Google has partnered with many companies over the years, but their newest partnership is aimed at helping enterprise users of their Chromebook line of products. Today the search giant announced a partnership with VMware, to allow enterprise Chromebook users to get access to Windows apps using VMware. For those of you that don't know, VMware is a software that allows you to open up a virtual machine on your desktop, allowing you to run programs and apps through it as opposed to the actual OS running on your machine. This should prove extremely useful for those who use Chromebooks for business purposes, since so many Windows apps are useful for work related tasks. VMware isn't necessarily creating a new version of the software to run on Chromebooks, but rather will be putting out a Chrome Web Store app called VMware DaaS. In a Google press release, Google stated that:
"Cloud applications allow flexibility, scalability and security and enable a work-anywhere environment, but many of our customers still use traditional desktop applications. Desktop as a Service (DaaS) helps bridge the gap between the cloud and a traditional desktop by allowing you to run your traditional software in the cloud and have applications appear on your Chromebook similarly to how they run today. An example might be your Windows based accounting application."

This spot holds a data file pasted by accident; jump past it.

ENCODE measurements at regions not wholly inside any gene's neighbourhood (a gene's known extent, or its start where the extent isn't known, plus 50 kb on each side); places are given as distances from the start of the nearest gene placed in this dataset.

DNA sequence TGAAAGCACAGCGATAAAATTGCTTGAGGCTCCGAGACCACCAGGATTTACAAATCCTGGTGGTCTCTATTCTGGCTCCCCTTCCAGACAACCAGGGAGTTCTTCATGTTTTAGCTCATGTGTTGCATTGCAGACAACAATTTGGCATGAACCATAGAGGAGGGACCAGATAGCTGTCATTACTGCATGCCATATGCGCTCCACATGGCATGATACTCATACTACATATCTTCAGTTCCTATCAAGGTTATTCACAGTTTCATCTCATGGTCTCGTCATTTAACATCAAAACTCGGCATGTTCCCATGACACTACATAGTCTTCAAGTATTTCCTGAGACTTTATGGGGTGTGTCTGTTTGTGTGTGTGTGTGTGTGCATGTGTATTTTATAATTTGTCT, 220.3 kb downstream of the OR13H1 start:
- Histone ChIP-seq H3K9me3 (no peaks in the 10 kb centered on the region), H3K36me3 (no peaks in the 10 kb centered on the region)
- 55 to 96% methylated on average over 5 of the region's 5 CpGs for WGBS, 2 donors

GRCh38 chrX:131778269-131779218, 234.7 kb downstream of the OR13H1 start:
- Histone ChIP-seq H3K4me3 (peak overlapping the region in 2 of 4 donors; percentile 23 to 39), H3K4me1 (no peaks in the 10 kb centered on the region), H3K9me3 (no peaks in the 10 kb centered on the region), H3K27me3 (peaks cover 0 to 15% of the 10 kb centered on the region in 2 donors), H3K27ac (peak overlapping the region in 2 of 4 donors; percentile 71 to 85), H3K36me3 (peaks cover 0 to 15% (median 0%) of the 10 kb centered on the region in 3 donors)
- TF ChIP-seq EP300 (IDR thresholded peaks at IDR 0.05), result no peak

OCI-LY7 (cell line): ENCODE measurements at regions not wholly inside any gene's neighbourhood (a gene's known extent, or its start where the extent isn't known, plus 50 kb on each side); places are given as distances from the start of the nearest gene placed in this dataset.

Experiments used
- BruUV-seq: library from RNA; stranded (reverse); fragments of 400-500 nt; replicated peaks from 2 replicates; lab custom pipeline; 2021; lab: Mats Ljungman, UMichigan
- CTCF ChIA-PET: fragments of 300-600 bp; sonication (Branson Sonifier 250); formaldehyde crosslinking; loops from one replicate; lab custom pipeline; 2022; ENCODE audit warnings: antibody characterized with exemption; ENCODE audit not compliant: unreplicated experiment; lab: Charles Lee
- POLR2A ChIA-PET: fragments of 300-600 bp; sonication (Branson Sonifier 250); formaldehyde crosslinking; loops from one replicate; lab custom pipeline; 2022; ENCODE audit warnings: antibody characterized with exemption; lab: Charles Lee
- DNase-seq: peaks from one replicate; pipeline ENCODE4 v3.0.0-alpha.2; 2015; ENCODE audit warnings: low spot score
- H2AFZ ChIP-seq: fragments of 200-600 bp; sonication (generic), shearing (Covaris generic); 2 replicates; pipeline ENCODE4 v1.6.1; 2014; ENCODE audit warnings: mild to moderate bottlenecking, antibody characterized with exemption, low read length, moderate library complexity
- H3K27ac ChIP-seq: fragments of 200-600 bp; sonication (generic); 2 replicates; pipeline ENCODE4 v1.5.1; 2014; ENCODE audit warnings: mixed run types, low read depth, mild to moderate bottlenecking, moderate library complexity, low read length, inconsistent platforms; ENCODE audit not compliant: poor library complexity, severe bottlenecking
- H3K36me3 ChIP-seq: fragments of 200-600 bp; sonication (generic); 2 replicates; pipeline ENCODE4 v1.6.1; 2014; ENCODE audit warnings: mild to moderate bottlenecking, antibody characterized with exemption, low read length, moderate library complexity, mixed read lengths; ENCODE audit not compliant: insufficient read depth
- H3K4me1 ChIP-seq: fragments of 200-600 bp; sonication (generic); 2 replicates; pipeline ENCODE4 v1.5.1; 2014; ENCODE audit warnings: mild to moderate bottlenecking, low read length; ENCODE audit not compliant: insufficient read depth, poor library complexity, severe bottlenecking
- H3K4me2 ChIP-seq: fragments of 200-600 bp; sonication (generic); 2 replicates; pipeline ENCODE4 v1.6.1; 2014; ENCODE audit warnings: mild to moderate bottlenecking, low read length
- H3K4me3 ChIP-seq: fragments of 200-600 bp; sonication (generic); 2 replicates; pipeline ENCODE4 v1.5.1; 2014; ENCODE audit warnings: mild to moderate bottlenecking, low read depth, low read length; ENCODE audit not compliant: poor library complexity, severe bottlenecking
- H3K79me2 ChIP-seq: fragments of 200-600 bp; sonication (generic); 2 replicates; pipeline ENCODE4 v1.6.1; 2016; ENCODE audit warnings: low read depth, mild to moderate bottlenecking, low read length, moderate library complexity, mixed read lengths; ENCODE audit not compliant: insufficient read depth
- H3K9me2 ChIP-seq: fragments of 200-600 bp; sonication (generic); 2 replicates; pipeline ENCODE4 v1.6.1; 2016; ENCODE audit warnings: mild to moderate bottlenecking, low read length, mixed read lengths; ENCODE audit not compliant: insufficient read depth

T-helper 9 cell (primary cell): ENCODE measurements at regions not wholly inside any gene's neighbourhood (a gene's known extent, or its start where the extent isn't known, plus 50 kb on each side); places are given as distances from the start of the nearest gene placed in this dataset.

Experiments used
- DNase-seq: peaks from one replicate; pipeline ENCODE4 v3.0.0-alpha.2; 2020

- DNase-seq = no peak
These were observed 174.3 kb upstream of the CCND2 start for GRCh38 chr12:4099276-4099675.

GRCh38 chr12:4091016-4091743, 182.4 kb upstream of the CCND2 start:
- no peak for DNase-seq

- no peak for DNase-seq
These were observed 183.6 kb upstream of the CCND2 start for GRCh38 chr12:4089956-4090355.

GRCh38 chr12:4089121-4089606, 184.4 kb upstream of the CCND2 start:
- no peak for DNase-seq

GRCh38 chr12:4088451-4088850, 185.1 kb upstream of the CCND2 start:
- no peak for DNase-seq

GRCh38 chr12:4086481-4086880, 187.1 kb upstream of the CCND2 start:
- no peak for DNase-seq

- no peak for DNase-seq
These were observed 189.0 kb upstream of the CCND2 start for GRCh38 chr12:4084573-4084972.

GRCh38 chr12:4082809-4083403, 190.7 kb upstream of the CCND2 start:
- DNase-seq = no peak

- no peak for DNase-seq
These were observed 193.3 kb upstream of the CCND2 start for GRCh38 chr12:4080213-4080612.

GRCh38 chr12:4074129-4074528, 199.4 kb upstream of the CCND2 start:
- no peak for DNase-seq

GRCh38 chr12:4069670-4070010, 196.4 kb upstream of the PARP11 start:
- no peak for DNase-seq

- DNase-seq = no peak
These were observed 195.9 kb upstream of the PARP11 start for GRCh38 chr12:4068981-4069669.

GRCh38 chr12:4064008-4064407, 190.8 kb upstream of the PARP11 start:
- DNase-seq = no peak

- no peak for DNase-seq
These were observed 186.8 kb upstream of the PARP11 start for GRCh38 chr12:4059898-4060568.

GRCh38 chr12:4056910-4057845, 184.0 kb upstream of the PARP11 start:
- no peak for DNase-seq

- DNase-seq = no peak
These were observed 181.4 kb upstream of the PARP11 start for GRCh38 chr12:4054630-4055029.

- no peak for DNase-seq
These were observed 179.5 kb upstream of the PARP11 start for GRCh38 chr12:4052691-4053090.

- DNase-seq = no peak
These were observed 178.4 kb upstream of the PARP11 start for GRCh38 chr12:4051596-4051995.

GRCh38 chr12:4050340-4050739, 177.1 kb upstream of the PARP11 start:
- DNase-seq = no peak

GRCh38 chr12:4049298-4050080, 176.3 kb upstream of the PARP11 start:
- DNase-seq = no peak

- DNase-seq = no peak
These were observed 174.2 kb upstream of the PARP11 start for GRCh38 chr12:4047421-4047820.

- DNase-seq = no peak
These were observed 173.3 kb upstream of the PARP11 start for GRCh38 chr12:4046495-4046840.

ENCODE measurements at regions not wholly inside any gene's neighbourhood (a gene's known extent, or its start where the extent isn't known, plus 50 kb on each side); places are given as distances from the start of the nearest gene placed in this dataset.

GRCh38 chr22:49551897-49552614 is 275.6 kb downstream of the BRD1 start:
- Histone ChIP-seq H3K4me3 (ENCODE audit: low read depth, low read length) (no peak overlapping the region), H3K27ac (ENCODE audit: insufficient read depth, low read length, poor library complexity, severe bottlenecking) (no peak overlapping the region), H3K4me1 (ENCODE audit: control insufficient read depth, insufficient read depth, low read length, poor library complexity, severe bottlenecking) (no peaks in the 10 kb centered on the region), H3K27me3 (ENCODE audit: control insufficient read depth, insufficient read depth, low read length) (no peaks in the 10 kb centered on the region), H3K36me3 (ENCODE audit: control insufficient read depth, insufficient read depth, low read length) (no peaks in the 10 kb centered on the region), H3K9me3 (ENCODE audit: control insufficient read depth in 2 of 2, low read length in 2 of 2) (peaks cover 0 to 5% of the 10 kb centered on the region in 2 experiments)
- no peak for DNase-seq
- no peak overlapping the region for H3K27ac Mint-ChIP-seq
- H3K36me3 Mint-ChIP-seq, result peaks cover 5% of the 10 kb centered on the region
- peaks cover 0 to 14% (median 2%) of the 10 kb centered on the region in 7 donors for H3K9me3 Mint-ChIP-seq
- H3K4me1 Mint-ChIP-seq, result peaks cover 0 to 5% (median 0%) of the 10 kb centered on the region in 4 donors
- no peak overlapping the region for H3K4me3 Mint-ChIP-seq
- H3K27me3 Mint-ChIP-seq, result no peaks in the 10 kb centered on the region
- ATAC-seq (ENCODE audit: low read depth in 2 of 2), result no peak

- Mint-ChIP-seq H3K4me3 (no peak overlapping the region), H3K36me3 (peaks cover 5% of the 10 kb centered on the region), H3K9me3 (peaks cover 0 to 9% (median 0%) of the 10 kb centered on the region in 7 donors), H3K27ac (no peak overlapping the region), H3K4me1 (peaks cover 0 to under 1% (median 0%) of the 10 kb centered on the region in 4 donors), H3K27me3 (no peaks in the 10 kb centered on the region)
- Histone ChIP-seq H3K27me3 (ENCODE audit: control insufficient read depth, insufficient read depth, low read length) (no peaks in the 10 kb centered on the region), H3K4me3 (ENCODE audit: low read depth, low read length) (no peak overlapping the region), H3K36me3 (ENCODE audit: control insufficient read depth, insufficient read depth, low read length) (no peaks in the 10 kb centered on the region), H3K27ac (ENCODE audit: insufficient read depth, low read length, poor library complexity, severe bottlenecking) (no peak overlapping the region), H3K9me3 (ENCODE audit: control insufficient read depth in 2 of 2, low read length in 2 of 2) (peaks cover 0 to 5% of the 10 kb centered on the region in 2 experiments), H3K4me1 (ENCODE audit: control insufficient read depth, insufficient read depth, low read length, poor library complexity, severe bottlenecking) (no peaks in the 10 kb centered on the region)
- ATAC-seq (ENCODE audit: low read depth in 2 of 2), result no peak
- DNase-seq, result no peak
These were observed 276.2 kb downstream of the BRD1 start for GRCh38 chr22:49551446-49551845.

The use of older versions of Windows in many businesses still today is all too true, and although some business may not be able to work and complete tasks solely off Chromebooks, with this new option from VMware and Google Chromebooks can provide everything a user might need. As we forge a path into future solutions for computing on a personal and on a business level, using a traditional OS such as Windows XP as opposed to something that has plenty of connectivity to the cloud for ease of use, is antiquated and only serves to make more work than needed. Google's goal is to simplify things and give enterprise customers a more unified and easy approach to how they can get things done. Google states that the use of Chromebooks in an enterprise setting over traditional Windows XP machines, could save those enterprise users $5,000 per customer. That's quite a large amount and should be incentive enough to convince any enterprise user to make the switch, if also not for the simpler interface and all the cloud connectivity